Sometimes you play your best, but the cards conspire against you.
Perseverance, that’s the key.
That proved to be my saving grace in Vegas on the Fourth of July in what was a profitable, if not spectacularly successful, trip.
But 2K in two days? I’m not complaining.
I flew out after work on July 2, leaving at 4 p.m. for Birmingham for the 6:40 p.m. flight. Unfortunately, an already long day got longer when the flight from Chicago to Vegas was delayed about an hour. We reached the McCarron tarmac about 12:30 a.m. PT, or 2:30 a.m. in my neck of the woods.
I made it down to Four Queens and crashed in Ted’s room, but had to get up about 6 a.m. to start my half day at work. I found Internet at the McDonald’s at Plaza and edited Watchdog stories for four hours before we knocked off and I entered the $125 Golden Nugget tourney, for which I had won a freeroll seat.
Not much doing in the first few levels there, until several players limped to my BB and I knuckled with 6-8.
I checked, saw a bet, a raise and I pushed all in. Initial bettor folded and the raiser called with 4-4. Did he fill up? Heck no, he hit two more hearts to four flush me with the 4h. Dirty.
On the bright side, that beat allowed me to head down the Strip and over to the Rio, which I wouldn’t have gotten a chance to do otherwise on this short trip.
I wondered down to the Venetian and met up with my pal Stephen Ladowski, who chauffeured me over to the Rio, where we grabbed a quick bite and then headed to the WSOP area. I sat in a 10-20 O8 game with half kill, and scored $500 in a few hours “work.”
Why couldn’t they have played this much O8 when I was hanging around Vegas for weeks at a time during the WSOP in past years? I’ve noticed from the Bravo app that the 8-16 and 10-20 O8 games are healthy these days at the Rio and Venetian. I think I’d have cleaned up if these were popular back then.
I cabbed it back to the Golden Nugget to finally sleep in my comped room, again for only four hours or so. (A lack of sleep is a recurring theme – I got about 12 to 14 hours in three days)
I knew I played well on the 3rd and was brimming with confidence for the$600 GN tournament on the 4th (another comped entry). I started fast, boosting my 15K stack to 55K slowly, before I nearly came crashing down.
Player on the button raised my 400 BB to 1,200, SB called, I looked down at AA and made it 3,600. The button folded and the SB shoved in for about 20K. He turned over AcQx and said he thought I was making the ol’ squeeze play. I don’t really mind his play here, and not because I held aces – it seemed like a pretty good move.
Anyway, you know the drill: the flop was Qc3c4c and he hits the fourth club on the river.
It’s uncanny that as few $500 to $600 tournies as I have played over the years – no more than 10 to 15 – that twice I have had AA cracked by AQ on a four flush (the other was a WSOP Circuit event in New Orleans, which eliminated me with about three quarters of the field gone). It’s just a sick way to lose a hand. I’d rather my aces lose to a set.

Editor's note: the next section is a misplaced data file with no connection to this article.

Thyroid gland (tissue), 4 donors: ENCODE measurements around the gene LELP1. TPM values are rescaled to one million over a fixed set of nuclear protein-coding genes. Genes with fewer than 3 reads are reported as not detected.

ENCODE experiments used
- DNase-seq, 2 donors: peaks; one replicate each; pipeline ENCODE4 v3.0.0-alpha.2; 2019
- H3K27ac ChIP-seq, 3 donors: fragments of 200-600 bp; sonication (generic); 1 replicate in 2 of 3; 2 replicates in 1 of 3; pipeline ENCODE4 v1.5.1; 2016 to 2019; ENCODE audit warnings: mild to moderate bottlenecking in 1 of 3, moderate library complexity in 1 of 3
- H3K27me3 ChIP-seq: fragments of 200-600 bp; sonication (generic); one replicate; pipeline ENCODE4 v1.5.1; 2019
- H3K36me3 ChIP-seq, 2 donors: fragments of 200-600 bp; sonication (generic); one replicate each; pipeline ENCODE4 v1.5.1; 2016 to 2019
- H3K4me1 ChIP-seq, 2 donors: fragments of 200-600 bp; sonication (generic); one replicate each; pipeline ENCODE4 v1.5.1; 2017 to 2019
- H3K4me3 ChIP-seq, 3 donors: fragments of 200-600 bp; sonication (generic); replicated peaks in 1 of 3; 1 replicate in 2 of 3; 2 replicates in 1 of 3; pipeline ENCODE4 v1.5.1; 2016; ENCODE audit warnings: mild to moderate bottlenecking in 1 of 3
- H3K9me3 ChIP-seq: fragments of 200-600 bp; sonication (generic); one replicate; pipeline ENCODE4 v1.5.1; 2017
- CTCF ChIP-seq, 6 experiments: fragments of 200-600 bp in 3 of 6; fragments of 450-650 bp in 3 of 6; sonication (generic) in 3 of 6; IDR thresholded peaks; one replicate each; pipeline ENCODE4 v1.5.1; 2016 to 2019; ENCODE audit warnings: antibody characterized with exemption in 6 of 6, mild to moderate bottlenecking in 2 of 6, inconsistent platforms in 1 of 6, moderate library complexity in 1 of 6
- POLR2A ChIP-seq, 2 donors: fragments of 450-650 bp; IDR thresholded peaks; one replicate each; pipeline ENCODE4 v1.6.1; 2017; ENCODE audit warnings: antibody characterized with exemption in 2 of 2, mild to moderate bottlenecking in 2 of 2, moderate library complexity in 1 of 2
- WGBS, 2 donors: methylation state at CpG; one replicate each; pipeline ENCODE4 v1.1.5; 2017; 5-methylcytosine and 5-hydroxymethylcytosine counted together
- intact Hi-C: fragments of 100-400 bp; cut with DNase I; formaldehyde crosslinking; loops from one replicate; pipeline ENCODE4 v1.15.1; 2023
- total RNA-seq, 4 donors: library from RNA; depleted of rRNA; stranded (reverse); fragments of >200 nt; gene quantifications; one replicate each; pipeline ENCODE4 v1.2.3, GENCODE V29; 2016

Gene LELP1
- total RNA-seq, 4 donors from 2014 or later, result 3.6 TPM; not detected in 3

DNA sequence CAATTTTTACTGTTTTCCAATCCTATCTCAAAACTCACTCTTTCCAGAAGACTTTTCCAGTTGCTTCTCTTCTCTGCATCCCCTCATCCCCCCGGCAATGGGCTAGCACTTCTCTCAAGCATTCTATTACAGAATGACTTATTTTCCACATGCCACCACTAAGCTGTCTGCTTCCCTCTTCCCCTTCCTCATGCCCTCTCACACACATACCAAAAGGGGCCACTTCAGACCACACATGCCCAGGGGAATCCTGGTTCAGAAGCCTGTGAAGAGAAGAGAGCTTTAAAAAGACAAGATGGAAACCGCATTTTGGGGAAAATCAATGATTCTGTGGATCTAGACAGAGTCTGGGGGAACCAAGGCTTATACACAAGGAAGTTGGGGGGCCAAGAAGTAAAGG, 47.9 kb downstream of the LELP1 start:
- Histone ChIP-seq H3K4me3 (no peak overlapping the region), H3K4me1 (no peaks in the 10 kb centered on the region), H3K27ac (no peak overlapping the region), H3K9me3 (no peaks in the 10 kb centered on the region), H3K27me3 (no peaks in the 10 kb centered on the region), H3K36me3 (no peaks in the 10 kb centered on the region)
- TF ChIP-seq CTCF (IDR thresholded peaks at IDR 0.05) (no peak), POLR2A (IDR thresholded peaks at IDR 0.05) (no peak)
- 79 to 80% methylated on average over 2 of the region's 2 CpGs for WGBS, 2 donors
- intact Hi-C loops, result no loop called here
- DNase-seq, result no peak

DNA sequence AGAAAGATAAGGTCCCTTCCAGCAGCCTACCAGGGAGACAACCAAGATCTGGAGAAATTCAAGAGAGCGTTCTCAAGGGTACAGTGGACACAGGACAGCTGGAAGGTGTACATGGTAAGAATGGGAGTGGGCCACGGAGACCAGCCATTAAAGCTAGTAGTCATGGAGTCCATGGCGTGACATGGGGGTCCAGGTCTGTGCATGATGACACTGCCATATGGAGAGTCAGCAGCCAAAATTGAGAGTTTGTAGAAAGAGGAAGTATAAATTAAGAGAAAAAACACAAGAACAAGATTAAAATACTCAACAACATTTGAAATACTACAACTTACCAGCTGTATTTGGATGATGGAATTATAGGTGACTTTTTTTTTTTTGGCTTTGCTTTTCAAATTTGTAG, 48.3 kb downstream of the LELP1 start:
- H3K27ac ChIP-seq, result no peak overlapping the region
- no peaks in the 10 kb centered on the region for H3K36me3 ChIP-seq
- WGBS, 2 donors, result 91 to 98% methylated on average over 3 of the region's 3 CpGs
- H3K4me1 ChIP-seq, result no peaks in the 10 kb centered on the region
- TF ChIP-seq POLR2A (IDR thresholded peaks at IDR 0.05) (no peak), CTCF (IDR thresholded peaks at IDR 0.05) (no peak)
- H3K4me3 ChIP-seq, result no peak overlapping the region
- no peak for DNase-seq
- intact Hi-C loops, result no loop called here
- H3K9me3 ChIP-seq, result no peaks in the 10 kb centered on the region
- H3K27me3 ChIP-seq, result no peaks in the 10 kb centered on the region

So they knocked me down to about 30K when I could have had 80K. I tried to maintain my composure since it’s easy to go on tilt. I got a little squirrely and proceeded to dust off about 10K before break.
Now back at an even keel, I pulled a risky maneuver at the 400/800 level by moving 12K over the top of a 2,400 raise with 22. The initial raise had opened a lot of pots so I figured I could get a fold. Well, I did from him, but the button called me. I was happy when he turned over AQ. The flop was finally gin for me: 2-7-2. I doubled, and button whined for minutes, if not hours (he was one of THOSE types).
I chipped up, and made the final table, where I proceeded to get almost immediately coolered. I raised with TT, get it all in on a 9-T-J flop and was up against Q-K. I did not fill up, busting ninth and earning about $1,300.
Notice that this was almost exactly the opposite situation of what happened to me the day before when I busted. The difference being that I lost both times.
Still, enough bitching. I managed to net $1,940 over two days in Vegas, with a comped room on top of it. Including my free flight I got with Southwest Rapids Reward points, I spent about $150 all told getting to Vegas and back home.
I felt confident from my recent successes in St. Louis, played well and felt pretty validated by my results. It would have been easy to lose my head after getting my aces cracked, but I did persevere.
The competition was no slouch either, as I played with two-time WSOP bracelet winner Howard “Tahoe” Andrew, noted poker writer Chris “Fox” Wallace and recent WSOP Circuit points leader Rex Clinkscales.
I’m not sure how Andrew finished, but Wallace chopped first with a fellow Minnesotan.
There was an epic situation involving a drunk who got not only tossed from the tournament, but arrested and led out of the GN in handcuffs, but I will save that for the next post…